JENS STOLTENBERG: Well, sea-based missiles and nuclear weapons are already part of the START agreement. This new START, the strategic arms control regime. So there are already agreements which covers both air, sea and land-based strategic weapons. We all know that the new START Agreement has to be renewed, or that’s an issue which is now on the table. And I think we have to also to recognise how much we have achieved, because when the new START agreement, the new START and the whole START process has brought down the number of nuclear weapons from thousands, tens of thousands, to now a limit of 1,550, which is the limit in the new START agreement agreed in 2010. So if you look at the history, we have been able to achieve a lot through arms control. For instance in Europe, NATO has reduced the number of nuclear warheads with around 90 percent. And when we had the first START agreement there were 12,000 warheads on each side, now there are 1,550. So I think that could actually inspire us to once again try to strengthen and develop arms control regimes, because we have been able to do that before.
OANA LUNGESCU: Deutsche Welle / NPR
TERI SCHULTZ [Deutsche Welle/NPR]: Hi, Teri Schultz with Deutsche Welle and National Public Radio. We have known for years that Russia has developed this missile, according to US documentation, without even the public pressure of the INF. What’s to stop Russia now from being more aggressive with its capabilities? And secondly, the Pentagon has now announced that it is going to test a new non-nuclear cruise missile within the next few weeks. Are you concerned about Russia being able to say this is a provocation? And has the US been consulting its NATO Allies already about these tests? Thanks.
JENS STOLTENBERG: The United States has consulted, and is consulting, very closely on, with all NATO Allies on all issues related to the INF Treaty. And I welcome that. And that’s one of the reasons why we have been able to maintain so strong unity of the Alliance. And, and we all agreed today, again, that we are going to stay coordinated and measured in the way we are responding to Russia, the Russian violation of the INF Treaty. So, again, I’m confident that we will continue to consult and continue to respond in a measured and coordinated way. Well, I am absolutely certain that, in the long run, also Russia will realise that they would benefit from effective arms control. They realised that during the Cold War, they realised that also after they started to deploy new intermediate-range missiles in Europe the SS-20s in the ’70s. But finally they agreed to the INF Treaty ’87, which banned all these treaties. So it is very serious that we see the demise of the INF Treaty today. But I still believe it is possible to reach agreements with Russia on arms control, because in the long run it will also benefit them, it’ll benefit us all to avoid a new arms race. It’s dangerous, it’s extremely costly and we have proven before that we are able to make agreements, reach agreements on limiting, reducing the number of nuclear weapons.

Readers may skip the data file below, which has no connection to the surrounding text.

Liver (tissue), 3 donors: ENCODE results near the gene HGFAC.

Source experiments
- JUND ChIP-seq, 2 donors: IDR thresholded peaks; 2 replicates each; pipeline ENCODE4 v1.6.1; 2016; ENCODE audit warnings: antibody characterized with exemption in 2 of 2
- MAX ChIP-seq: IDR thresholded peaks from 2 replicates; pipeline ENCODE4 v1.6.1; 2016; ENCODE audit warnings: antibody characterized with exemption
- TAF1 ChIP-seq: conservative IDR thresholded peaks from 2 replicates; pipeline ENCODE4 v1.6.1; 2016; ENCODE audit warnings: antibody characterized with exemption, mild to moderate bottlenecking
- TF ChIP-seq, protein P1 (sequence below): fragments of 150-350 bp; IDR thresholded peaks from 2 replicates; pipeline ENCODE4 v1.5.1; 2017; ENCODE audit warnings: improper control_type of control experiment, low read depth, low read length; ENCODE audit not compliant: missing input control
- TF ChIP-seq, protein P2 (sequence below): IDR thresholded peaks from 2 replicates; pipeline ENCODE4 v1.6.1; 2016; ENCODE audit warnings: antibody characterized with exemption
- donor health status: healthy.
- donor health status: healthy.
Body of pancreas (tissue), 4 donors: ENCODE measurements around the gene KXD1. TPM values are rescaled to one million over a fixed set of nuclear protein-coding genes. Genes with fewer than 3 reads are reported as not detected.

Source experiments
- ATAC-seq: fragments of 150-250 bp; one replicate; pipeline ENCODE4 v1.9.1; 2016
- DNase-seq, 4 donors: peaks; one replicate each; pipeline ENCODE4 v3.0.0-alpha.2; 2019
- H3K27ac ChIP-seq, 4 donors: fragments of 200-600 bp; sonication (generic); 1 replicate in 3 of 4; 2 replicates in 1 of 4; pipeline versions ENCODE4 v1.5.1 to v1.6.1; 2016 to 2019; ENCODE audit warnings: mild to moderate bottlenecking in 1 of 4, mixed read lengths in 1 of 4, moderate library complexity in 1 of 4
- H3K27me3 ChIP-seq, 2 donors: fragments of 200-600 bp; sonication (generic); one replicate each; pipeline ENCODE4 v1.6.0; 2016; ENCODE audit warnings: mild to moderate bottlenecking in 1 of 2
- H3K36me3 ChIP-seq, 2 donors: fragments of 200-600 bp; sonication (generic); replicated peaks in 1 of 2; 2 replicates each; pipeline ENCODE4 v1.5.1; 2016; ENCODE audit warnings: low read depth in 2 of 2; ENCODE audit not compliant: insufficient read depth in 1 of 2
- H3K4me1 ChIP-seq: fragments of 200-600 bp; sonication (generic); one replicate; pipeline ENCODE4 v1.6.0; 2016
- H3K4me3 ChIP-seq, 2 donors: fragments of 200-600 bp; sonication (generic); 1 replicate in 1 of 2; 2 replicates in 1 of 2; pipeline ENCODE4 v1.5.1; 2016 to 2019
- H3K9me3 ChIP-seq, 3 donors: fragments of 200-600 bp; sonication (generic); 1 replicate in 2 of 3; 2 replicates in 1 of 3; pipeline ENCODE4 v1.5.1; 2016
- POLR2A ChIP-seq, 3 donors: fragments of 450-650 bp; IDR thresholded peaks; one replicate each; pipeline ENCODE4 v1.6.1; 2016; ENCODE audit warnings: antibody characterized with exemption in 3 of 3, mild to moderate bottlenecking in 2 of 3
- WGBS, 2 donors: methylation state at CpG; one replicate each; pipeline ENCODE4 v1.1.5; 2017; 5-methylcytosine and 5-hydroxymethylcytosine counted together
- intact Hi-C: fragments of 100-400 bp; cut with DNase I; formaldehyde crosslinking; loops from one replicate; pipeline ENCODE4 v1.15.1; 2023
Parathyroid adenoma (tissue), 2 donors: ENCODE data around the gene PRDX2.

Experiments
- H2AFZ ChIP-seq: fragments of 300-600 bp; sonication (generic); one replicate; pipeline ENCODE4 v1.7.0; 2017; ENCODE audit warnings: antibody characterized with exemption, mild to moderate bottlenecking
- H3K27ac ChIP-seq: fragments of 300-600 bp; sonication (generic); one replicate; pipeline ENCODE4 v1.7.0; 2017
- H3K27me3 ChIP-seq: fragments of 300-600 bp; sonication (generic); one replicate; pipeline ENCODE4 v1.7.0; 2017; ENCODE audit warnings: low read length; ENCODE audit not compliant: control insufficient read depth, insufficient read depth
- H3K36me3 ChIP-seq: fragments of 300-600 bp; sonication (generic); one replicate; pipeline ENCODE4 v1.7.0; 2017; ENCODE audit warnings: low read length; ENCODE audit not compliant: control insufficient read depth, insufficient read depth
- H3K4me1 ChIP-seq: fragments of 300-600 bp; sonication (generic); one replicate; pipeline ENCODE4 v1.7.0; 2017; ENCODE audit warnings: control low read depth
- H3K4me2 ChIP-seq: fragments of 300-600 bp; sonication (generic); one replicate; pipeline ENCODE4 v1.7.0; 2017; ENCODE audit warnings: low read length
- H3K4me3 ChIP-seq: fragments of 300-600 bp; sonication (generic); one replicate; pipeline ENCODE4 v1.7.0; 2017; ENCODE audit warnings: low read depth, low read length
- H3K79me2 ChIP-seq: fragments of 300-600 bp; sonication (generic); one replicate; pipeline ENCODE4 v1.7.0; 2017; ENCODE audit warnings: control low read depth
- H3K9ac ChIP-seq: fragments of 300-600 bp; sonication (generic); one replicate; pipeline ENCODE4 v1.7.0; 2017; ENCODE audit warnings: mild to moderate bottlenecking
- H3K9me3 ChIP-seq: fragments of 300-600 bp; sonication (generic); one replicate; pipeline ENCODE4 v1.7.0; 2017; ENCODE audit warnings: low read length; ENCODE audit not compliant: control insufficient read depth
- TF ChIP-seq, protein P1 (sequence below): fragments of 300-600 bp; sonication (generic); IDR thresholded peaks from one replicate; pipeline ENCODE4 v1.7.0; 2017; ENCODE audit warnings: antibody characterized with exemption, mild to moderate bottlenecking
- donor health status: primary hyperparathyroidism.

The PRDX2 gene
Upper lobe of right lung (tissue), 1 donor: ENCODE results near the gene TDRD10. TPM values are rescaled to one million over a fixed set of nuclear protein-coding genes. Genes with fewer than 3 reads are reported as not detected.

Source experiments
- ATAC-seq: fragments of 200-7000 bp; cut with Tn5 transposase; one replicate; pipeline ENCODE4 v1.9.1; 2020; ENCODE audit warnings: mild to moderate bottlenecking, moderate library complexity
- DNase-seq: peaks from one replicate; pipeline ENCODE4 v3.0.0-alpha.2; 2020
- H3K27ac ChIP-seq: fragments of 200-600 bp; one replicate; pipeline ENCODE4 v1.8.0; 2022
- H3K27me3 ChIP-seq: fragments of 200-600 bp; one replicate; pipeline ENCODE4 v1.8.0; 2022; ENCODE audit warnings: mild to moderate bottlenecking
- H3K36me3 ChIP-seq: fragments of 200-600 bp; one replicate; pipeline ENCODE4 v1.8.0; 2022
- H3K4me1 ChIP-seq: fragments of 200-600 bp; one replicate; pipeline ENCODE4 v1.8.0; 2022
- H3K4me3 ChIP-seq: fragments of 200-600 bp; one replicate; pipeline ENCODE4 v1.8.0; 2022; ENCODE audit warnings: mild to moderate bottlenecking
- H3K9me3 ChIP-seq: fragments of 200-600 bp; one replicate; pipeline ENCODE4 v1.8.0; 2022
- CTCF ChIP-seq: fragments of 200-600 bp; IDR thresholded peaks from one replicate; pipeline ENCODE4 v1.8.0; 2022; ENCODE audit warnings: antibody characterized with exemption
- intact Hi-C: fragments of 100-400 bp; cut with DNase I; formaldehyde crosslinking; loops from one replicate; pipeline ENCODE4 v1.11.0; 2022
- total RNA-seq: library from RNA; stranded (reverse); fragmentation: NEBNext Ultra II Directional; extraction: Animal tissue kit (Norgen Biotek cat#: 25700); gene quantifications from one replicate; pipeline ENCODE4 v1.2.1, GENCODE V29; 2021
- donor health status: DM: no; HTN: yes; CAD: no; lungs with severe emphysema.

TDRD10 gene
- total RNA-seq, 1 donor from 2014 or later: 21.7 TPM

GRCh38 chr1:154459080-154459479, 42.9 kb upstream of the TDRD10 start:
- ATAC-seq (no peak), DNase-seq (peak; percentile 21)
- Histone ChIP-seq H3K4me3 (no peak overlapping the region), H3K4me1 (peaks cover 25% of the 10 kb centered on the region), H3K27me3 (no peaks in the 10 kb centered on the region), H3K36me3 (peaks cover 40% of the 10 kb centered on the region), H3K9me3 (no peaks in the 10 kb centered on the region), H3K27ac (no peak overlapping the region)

OANA LUNGESCU: Wall Street Journal.
JAMES MARSON [Wall Street Journal]: James Marson, Wall Street Journal. The US has said that Russia has had this missile system for, for years, and NATO is only just now, from what you’ve said, considering what to do about it. Why has it taken so long?